After many years of successful growth in the Generic Pharmaceutical industry, competing against the biggest western Pharmaceutical companies, TEVA Pharmaceutical Industries, Ltd the major and biggest player in this competitive industry, has reached a point where after acquiring many other pharmaceutical companies and achieving his 1 billion dollar theory goal, seem to have lost focus and found themselves in need of setting a new goal that will give them, future vision and will help them avoid being scattered all around the market and dispersing their limited budget ➢ On one hand is the global market for generics, where many new low-cost players are growing using Teva’s exact same successful formula to capture market share and existent gigantic innovative players are starting to incur, making of this specific industry a very challenging one with stiff competition, collapsed prices and very low profits. ➢ On the other hand, the innovative drug market, an unknown market for Teva, where the capital investment is accounted in billions in expenses in R&D, and growth is expected to slow down, the possibilities for high revenues are greater than Teva can imagine. External Analysis
Industry: The Pharmaceutical industry, a 600 billion industry, has been growing at an approximate rate of 12% over the last five years, with a typical ROE of 20%, among the highest of any industry. It has 2 main sectors, namely Innovative Pharmaceuticals and Generic Pharmaceuticals. The Innovative Pharmaceutical, considered a sector of high risk due to the high capital investment in R&D, the low probability of having an approved development hence the opportunity to generate revenues exceeding the invested R&D and costs, has currently negative expectations regarding the future mainly because of slow growth predictions, the end of a patent protection period of up to 70 drugs with no innovative products in the pipeline to replace them. It’s counterpart, The Generic Pharmaceuticals a 52 billion sector, although dependent on the innovative drug’s patents to be produced, is expected to have a growth of up to 16% in major world markets and It has 3 categories: ➢ Commodity generics: Requires the lowest capital investment and also is the largest segment of generics, reason why many competitors were attracted to it. ➢ Niche generics: Have to be prescribed by physicians even in pharmacist-driven markets. Although requires higher capital investment than commodity the gross margins were higher. ➢ Biosimilars: Refers to the undeveloped segment of the generic version of the so called “Biotech”, which active’s compounds were highly complex, by far harder to duplicate than traditional pharmaceuticals. Has high expectative of growth, and margins General Factors per country of the generic market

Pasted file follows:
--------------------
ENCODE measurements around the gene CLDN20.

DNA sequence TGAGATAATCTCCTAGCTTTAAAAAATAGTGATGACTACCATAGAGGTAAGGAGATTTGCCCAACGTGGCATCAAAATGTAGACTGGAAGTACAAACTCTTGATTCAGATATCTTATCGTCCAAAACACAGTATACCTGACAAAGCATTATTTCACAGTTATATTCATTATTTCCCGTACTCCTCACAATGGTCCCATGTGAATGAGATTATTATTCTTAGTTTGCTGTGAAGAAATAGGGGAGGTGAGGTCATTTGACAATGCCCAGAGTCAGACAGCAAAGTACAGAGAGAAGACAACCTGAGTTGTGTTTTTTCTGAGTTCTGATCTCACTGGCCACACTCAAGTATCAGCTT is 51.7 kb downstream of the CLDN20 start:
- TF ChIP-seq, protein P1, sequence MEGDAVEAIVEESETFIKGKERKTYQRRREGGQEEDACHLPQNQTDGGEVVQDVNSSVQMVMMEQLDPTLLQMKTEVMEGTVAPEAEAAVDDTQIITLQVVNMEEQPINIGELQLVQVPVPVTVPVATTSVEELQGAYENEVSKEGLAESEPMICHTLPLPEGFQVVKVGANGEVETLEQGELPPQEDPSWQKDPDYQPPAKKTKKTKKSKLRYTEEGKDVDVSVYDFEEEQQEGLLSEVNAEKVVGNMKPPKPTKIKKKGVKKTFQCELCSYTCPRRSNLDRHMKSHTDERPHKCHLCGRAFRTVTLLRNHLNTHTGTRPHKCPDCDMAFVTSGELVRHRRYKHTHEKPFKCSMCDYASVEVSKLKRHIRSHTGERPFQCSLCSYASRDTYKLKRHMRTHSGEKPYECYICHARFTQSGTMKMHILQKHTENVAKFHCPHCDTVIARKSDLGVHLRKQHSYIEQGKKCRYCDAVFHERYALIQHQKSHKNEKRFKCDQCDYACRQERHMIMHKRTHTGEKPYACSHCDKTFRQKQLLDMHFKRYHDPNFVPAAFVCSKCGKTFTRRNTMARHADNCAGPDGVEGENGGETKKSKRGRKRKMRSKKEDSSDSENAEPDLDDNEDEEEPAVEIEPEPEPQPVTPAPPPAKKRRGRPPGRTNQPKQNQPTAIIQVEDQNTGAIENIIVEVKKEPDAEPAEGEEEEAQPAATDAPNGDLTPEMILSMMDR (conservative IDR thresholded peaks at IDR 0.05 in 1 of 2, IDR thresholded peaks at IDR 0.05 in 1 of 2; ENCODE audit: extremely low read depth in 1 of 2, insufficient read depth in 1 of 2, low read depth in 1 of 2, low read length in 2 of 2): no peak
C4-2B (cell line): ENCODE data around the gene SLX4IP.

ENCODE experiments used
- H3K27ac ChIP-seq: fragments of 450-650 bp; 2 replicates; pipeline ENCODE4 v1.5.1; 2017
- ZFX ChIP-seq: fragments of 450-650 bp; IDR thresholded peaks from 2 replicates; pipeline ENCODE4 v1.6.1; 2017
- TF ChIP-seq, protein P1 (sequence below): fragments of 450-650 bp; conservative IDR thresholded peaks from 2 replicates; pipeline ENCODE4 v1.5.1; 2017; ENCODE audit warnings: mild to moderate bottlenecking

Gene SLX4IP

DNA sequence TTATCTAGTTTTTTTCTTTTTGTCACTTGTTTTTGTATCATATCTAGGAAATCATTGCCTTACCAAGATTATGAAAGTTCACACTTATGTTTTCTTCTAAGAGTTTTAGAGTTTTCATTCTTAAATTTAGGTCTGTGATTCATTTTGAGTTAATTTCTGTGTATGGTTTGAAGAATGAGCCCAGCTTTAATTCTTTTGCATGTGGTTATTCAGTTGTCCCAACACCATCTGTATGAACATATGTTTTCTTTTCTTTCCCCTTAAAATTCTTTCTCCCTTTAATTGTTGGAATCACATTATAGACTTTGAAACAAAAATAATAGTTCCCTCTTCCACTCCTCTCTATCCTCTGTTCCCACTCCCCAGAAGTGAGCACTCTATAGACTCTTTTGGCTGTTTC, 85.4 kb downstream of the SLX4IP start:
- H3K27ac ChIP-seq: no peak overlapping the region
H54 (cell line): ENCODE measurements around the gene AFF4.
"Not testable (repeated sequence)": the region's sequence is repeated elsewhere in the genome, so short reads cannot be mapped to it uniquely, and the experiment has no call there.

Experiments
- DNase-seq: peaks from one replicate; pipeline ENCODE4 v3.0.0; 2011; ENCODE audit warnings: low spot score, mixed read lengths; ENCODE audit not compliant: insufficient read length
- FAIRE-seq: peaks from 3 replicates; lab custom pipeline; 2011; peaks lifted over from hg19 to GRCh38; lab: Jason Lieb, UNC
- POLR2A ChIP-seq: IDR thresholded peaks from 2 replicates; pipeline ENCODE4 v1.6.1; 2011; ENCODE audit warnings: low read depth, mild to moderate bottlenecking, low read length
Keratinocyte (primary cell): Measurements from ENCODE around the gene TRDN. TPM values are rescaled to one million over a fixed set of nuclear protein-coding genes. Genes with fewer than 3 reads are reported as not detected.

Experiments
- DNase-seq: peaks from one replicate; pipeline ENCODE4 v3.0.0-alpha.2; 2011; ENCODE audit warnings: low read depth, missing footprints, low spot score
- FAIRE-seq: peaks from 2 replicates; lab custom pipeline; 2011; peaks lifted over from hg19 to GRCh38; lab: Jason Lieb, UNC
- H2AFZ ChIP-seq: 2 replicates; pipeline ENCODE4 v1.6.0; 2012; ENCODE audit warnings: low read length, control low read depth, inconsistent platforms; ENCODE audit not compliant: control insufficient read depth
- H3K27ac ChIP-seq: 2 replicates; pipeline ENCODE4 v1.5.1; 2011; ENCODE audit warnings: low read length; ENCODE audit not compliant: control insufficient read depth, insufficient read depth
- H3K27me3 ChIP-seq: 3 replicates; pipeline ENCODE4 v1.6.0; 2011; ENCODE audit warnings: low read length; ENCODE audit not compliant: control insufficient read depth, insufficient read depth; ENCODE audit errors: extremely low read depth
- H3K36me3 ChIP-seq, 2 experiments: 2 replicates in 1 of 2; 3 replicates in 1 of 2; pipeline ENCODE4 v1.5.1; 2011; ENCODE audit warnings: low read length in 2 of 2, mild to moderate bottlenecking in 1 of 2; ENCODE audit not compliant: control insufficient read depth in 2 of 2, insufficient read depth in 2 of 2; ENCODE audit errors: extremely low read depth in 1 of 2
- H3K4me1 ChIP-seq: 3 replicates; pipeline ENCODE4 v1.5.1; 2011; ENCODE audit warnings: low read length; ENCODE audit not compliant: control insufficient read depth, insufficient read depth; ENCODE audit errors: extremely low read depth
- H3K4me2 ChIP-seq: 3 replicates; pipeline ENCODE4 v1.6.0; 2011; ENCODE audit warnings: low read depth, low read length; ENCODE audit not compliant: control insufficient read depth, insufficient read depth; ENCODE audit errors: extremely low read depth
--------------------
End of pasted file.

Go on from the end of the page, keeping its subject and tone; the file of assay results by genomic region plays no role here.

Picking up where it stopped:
➢ United States: The world largest generic pharmacist-driven market, offered benefits for generic drugs such as the ANDA process which shortened the approval of generic drugs and the “paragraph IV” which allowed generic companies to challenge innovative drugs long before patent expiration. The competition in the US is stiff due to a large amount of competitors entering the market which is negatively affecting the pricing and consequently the profits. ➢ Europe: The UK and Netherlands, the most competitive markets in the region resembled the US (pharmacist-driven, prices were regulated by the market, with a high penetration of generics, 49%, which makes the competition high). France and Germany on the other hand, were physician-driven for which generics have to market and brand their drugs like innovative companies, hence incurring in the same marketing expenses as innovative companies, while prices were regulated by the government. Also, these markets were accounted as part of the biggest globally and had lower penetration rates, 12% for France and 41% for Germany, while having high growth potential. Also...